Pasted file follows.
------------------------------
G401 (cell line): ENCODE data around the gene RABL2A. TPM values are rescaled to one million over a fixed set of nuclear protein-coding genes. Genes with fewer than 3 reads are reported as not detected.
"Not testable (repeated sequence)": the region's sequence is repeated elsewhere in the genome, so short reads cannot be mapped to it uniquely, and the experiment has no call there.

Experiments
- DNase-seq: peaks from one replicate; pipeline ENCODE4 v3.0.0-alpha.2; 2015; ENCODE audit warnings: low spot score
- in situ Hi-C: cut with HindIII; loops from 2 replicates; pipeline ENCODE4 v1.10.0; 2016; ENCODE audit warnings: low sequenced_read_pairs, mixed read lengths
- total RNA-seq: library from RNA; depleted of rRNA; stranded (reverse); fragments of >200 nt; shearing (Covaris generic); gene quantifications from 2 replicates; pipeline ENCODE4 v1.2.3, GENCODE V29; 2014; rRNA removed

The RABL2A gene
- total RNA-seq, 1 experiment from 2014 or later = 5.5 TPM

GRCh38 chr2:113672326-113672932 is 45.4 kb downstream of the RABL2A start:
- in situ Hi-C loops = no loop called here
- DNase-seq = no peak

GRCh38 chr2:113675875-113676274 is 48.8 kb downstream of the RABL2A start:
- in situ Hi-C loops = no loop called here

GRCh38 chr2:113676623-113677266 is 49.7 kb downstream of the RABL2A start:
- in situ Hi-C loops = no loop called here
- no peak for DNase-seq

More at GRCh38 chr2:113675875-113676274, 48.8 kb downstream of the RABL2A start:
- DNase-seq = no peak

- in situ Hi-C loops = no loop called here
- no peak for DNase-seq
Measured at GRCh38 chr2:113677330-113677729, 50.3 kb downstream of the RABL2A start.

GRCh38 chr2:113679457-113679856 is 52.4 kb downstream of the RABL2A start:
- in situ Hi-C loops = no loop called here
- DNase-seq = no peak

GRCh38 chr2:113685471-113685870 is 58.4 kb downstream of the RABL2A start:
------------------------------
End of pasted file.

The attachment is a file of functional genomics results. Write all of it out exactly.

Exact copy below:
G401 (cell line): ENCODE data around the gene RABL2A. TPM values are rescaled to one million over a fixed set of nuclear protein-coding genes. Genes with fewer than 3 reads are reported as not detected.
"Not testable (repeated sequence)": the region's sequence is repeated elsewhere in the genome, so short reads cannot be mapped to it uniquely, and the experiment has no call there.

Experiments
- DNase-seq: peaks from one replicate; pipeline ENCODE4 v3.0.0-alpha.2; 2015; ENCODE audit warnings: low spot score
- in situ Hi-C: cut with HindIII; loops from 2 replicates; pipeline ENCODE4 v1.10.0; 2016; ENCODE audit warnings: low sequenced_read_pairs, mixed read lengths
- total RNA-seq: library from RNA; depleted of rRNA; stranded (reverse); fragments of >200 nt; shearing (Covaris generic); gene quantifications from 2 replicates; pipeline ENCODE4 v1.2.3, GENCODE V29; 2014; rRNA removed

The RABL2A gene
- total RNA-seq, 1 experiment from 2014 or later = 5.5 TPM

GRCh38 chr2:113672326-113672932 is 45.4 kb downstream of the RABL2A start:
- in situ Hi-C loops = no loop called here
- DNase-seq = no peak

GRCh38 chr2:113675875-113676274 is 48.8 kb downstream of the RABL2A start:
- in situ Hi-C loops = no loop called here

GRCh38 chr2:113676623-113677266 is 49.7 kb downstream of the RABL2A start:
- in situ Hi-C loops = no loop called here
- no peak for DNase-seq

More at GRCh38 chr2:113675875-113676274, 48.8 kb downstream of the RABL2A start:
- DNase-seq = no peak

- in situ Hi-C loops = no loop called here
- no peak for DNase-seq
Measured at GRCh38 chr2:113677330-113677729, 50.3 kb downstream of the RABL2A start.

GRCh38 chr2:113679457-113679856 is 52.4 kb downstream of the RABL2A start:
- in situ Hi-C loops = no loop called here
- DNase-seq = no peak

GRCh38 chr2:113685471-113685870 is 58.4 kb downstream of the RABL2A start: